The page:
If you’re interested in making things, and particularly metal things, you’re on a road that eventually leads to machine tools. Machine tools have a special place in history, because they are basically the difference between subsistence farming and modern civilization. A bold statement, I realize, but the ability to make very precise things is what gave us the industrial revolution, and everything that snowballed afterward. If you want to build a modern life filled with jet airplanes and inexpensive chocolate, start here.
I have recently arrived at the “I need machine tools” stop on the road, and it’s a place I expect I will hang out for a while. When I was getting interested in the topic, however, I couldn’t find any good references for absolute beginners. I hope to write a series of blog posts here to plug that hole in the internet. I am not an experienced machinist, but I hope that will work to our advantage for these posts. Very experienced folks often forget how little a beginner knows, and machining is an enormous and bewildering topic. There’s a reason people spend their entire lives getting good at it. It’s a huge base of knowledge and skill to dip your toe into. That said, this series will not really be a machining lesson (see below for resources on that). This is intended to be more like a roadmap for how to get involved in this hobby.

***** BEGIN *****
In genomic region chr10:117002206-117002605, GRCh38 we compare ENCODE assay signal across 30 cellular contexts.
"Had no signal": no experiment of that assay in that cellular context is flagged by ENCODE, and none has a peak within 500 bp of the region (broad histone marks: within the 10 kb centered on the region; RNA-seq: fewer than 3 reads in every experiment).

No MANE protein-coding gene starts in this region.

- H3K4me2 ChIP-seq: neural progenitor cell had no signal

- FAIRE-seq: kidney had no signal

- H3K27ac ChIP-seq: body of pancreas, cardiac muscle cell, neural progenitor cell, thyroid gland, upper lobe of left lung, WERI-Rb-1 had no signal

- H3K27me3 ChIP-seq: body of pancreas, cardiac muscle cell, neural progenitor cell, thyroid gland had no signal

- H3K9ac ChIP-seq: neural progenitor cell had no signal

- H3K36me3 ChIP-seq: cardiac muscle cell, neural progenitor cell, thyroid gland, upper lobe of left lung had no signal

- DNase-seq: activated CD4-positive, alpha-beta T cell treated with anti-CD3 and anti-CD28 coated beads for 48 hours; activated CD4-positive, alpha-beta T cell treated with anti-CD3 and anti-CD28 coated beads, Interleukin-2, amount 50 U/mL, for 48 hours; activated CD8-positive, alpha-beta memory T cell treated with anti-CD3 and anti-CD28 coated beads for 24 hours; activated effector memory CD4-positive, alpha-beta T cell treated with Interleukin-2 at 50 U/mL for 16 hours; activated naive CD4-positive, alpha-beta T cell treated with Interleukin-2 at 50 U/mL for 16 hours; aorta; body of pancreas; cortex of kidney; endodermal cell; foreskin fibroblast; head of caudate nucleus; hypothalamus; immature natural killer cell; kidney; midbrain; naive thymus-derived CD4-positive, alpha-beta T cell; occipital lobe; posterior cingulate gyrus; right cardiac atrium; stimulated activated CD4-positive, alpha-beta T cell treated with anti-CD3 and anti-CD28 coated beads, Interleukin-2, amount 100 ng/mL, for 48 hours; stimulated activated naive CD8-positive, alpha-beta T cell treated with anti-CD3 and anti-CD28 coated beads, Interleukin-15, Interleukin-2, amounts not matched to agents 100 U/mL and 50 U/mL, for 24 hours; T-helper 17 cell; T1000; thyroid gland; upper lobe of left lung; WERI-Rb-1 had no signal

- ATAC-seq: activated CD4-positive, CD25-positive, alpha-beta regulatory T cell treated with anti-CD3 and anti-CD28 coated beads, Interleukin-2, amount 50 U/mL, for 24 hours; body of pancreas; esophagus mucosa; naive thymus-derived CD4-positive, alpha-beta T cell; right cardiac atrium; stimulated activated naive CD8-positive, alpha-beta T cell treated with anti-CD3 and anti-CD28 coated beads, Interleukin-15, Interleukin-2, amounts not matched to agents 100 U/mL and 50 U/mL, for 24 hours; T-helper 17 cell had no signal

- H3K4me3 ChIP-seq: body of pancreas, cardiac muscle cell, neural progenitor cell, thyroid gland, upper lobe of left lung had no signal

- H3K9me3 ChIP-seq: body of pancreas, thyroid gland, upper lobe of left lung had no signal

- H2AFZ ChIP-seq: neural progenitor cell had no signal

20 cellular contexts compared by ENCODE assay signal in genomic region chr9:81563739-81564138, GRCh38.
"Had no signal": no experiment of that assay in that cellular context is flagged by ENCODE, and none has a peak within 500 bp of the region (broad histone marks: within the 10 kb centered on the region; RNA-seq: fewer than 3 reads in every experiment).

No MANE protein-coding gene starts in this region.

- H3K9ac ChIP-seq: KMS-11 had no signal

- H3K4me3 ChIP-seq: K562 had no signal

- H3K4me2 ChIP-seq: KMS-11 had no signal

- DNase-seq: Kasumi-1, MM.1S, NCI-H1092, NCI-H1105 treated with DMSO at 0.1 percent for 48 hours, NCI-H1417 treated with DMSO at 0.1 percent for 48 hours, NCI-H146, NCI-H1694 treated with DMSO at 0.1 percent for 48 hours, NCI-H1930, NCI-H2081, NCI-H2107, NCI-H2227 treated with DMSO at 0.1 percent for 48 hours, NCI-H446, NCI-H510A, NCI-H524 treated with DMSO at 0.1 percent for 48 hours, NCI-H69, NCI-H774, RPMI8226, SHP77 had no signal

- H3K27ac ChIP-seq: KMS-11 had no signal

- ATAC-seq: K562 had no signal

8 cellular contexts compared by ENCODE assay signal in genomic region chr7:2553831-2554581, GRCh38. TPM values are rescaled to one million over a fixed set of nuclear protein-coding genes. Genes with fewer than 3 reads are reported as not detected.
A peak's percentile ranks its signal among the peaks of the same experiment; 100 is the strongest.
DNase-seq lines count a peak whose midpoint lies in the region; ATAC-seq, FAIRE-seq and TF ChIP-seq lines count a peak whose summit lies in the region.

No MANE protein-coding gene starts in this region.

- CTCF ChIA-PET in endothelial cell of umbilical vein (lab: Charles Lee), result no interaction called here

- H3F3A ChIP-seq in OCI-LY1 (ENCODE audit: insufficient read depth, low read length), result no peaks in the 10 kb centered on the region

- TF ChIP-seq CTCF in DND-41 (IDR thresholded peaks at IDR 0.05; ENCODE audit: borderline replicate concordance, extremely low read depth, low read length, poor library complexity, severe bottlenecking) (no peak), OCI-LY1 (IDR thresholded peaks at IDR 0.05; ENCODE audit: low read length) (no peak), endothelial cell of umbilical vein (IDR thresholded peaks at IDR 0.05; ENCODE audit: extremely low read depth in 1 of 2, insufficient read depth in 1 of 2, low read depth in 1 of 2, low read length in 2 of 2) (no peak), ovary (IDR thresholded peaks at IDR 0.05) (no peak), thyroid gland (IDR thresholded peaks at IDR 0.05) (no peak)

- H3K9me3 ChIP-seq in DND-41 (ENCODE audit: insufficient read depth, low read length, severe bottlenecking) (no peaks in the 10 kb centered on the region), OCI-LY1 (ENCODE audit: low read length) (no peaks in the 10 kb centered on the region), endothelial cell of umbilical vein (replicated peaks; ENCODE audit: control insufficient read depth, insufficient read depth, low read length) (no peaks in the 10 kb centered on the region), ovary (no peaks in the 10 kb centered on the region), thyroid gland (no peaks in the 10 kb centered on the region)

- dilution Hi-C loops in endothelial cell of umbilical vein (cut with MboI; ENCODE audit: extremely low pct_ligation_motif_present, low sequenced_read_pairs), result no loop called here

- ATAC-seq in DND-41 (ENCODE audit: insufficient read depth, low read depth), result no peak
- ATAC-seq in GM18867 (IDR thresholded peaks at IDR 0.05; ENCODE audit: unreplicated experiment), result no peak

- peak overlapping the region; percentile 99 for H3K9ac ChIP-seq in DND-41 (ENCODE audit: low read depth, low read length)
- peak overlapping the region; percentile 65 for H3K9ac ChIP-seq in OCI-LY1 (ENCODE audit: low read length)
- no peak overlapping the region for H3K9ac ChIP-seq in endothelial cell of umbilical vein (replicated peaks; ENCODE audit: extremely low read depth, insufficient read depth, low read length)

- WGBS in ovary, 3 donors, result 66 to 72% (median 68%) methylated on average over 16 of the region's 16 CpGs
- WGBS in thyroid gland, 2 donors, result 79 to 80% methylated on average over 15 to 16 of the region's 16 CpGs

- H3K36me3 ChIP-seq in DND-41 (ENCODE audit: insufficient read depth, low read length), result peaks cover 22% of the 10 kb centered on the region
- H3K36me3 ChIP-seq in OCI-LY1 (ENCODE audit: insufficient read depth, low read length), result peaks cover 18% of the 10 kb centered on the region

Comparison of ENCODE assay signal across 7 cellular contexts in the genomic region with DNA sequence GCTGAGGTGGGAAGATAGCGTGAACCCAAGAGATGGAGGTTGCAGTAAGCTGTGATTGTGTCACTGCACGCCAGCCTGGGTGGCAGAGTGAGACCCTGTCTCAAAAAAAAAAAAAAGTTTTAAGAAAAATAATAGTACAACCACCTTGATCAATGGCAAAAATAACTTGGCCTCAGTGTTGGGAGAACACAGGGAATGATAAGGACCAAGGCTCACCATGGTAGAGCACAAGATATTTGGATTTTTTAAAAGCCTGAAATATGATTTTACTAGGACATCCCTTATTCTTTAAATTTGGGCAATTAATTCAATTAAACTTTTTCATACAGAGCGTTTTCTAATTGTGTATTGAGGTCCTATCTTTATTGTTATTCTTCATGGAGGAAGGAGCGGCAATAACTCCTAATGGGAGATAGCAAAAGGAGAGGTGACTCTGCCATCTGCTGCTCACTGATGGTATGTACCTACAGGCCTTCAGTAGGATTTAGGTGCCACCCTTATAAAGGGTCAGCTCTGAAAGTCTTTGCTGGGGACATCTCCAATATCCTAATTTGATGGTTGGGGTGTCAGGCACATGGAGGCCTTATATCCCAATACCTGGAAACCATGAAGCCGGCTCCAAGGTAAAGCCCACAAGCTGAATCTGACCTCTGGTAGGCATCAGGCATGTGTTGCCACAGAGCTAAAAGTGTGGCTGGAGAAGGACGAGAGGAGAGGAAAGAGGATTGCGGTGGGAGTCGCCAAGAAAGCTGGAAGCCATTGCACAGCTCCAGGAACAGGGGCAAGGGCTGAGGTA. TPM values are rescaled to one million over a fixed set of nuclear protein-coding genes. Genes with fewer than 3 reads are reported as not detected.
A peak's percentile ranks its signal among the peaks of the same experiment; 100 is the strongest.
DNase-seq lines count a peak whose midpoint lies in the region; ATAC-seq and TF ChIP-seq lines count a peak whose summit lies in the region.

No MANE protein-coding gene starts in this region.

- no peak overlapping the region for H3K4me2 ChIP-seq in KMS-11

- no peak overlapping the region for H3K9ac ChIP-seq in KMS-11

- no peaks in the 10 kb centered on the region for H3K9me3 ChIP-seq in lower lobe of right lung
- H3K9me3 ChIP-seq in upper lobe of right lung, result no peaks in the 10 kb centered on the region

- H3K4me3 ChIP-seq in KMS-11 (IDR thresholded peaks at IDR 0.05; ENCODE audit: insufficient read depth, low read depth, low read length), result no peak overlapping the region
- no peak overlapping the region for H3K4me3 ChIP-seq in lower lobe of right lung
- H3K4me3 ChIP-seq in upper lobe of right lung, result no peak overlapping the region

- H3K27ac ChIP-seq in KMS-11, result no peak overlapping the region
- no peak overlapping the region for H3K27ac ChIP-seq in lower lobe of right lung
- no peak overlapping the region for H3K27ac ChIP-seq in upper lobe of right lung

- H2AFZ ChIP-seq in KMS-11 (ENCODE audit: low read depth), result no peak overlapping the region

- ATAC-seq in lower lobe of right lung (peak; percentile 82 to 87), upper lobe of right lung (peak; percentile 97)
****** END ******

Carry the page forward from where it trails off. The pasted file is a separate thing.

A quick word on safety is in order before we proceed. Lots of things in the shop can be a bit dangerous, but machine tools are unique in that they are actively trying to murder you at all times. Always wear safety glasses, and never have long sleeves, long hair, or gloves. These machines are powerful and will hurt you badly before you know what has happened. Respect the lathe. Always be thinking about that spinning chuck and what a strong taste for human meat it has.
Let’s start very conceptually. What makes something a machine tool? A good working definition would be a machine that cuts metal with high precision in a very repeatable way. The word “cuts” is the key there. Unlike stone-based tools such as grinders (which make dust), a machine tool removes shavings from metal stock with a cutting edge made of a harder metal. It’s just like shaving cheese with a grater, but several times more bad-ass. You cut mild steel with tool steel, tool steel with tungsten carbide, and tungsten carbide with space lasers. Portions of that sentence were fictional, but you get the idea.